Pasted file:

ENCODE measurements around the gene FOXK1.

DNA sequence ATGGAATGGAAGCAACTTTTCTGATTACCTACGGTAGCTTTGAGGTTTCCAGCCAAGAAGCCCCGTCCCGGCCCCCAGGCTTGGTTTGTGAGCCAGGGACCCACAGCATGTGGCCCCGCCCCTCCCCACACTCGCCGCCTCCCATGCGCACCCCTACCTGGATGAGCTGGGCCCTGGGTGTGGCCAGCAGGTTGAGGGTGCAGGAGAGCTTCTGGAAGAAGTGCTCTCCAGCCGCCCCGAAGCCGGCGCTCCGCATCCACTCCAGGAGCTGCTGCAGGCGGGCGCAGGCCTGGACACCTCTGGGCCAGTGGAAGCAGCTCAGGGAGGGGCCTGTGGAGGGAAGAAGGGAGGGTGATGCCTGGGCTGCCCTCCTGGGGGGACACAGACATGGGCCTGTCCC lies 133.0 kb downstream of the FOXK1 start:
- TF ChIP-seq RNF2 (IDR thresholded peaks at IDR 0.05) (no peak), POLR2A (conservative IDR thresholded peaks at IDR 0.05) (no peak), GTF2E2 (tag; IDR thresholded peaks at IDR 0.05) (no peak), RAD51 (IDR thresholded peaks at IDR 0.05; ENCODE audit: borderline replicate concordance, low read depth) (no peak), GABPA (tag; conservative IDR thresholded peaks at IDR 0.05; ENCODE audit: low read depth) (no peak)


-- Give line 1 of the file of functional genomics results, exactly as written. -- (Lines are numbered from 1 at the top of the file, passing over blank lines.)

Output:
ENCODE measurements around the gene FOXK1.